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Medicine & Science in Sports & Exercise:
doi: 10.1249/MSS.0b013e318182092b
BASIC SCIENCES: Epidemiology

Objectively Measured Physical Activity in Urban Alternative High School Students


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Introduction: Alternative high school (AHS) students are an underserved population of youth at greater risk for poor health behaviors and outcomes. Little is known about their physical activity patterns.

Purpose: The purpose of this study was to describe 1) physical activity levels of students attending alternative high schools (AHS) in St. Paul/Minneapolis, MN, and 2) compliance with wearing a physical activity accelerometer.

Methods: Sixty-five students (59% male, 65% <18 yr old, 51% African American, 17% Caucasian, 32% mixed and other) wore an accelerometer during all waking hours for 7 d as part of the baseline assessment for a school-based physical activity and dietary behavior intervention. Accelerometer data were reduced to summary variables using a custom software program. Compliance with wearing the accelerometer was assessed by the number of days with ≥10 h of data. Accelerometer counts per minute and minutes spent in moderate-to-vigorous physical activity (MVPA) were calculated.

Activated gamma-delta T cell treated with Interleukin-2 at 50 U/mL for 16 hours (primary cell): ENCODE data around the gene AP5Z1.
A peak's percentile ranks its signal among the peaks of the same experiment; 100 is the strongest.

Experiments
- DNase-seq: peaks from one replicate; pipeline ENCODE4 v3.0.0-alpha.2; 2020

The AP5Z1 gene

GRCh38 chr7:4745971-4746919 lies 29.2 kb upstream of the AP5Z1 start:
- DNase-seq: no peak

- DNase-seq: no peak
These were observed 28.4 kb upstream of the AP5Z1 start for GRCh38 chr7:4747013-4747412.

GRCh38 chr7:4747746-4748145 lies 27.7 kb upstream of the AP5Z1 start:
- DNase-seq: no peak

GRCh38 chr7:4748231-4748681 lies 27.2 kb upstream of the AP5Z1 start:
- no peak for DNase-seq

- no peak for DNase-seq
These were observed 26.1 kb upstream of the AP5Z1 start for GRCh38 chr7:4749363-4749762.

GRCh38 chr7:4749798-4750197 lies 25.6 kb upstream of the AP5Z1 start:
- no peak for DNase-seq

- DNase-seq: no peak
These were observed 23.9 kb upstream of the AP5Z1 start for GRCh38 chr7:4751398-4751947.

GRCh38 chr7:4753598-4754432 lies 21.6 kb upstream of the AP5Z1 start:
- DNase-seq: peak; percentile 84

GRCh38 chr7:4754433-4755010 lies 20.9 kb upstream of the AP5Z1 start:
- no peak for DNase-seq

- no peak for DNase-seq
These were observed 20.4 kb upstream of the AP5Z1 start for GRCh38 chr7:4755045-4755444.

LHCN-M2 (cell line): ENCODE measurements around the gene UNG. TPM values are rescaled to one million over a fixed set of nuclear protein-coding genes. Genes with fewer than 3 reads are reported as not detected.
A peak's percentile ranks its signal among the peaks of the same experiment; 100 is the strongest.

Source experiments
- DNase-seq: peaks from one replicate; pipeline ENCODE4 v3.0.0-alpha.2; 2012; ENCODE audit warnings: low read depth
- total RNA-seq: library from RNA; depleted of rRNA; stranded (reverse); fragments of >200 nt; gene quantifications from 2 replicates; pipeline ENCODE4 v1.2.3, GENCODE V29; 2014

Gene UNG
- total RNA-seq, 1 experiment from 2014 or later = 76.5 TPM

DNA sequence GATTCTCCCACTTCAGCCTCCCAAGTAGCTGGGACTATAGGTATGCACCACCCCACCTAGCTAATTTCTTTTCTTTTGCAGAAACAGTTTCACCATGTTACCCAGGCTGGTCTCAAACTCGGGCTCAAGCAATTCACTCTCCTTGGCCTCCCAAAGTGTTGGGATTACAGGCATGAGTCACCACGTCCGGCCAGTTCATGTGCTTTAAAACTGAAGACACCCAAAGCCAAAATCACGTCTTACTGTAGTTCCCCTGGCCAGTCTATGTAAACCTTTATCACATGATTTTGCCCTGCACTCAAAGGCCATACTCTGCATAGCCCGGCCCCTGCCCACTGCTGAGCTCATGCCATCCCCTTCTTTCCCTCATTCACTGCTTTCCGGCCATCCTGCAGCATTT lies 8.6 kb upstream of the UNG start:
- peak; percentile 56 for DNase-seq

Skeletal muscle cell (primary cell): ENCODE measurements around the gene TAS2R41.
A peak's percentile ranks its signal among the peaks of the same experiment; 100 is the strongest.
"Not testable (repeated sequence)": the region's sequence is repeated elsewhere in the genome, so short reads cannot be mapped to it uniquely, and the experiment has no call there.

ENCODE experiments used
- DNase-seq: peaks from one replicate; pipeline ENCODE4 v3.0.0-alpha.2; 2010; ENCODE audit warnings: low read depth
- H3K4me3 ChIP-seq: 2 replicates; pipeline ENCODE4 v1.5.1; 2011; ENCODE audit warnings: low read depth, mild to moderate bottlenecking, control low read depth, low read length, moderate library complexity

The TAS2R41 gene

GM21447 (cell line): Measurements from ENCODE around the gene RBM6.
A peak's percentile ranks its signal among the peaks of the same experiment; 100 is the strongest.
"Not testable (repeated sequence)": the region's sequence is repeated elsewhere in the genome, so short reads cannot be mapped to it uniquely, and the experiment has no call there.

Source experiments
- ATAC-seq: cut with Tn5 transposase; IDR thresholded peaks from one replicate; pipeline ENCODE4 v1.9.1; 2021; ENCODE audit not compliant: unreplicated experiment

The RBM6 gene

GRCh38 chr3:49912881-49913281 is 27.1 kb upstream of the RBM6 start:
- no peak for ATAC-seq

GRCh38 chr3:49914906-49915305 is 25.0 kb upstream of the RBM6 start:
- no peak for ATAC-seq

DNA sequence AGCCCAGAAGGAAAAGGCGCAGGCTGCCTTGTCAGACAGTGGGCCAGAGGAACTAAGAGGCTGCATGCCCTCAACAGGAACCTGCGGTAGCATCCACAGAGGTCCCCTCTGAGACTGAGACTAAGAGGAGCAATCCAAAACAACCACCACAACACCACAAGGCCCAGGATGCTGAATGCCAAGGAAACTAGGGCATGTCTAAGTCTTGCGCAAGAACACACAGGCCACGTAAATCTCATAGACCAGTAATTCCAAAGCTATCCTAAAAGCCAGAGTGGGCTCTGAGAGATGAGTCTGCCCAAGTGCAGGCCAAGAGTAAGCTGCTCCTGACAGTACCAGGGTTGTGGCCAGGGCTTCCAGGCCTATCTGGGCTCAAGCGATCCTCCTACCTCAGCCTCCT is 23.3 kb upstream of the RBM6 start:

Results: Students averaged 323 ± 143.0 counts·min−1 and 51 ± 25.5 min·d−1 of MVPA. Minutes of MVPA·d−1 were greater on weekdays compared with the weekend (52 ± 27.3 vs 43 ± 39.7 min·d−1, respectively; P = 0.05). However, students wore the accelerometer less on the weekends (weekdays = 17.2 ± 3.0, weekend = 14.9 ± 6.8 h·d−1). Expressing minutes of MVPA as a percentage of the number of minutes of available data, students spent approximately 5% of their time in MVPA on weekdays and weekends. Forty-five percent of students had 7 d of data, 51% had 4-6 d, and 5% had fewer than 4 d. On average, students wore the accelerometer for 17 ± 3.2 h·d−1 (range = 12.0-23.8 h·d−1).

Conclusion: Compliance was high (95% of students provided at least 4 d of data), and physical activity was relatively low representing a vulnerable population in need of further study and intervention.

©2008The American College of Sports Medicine


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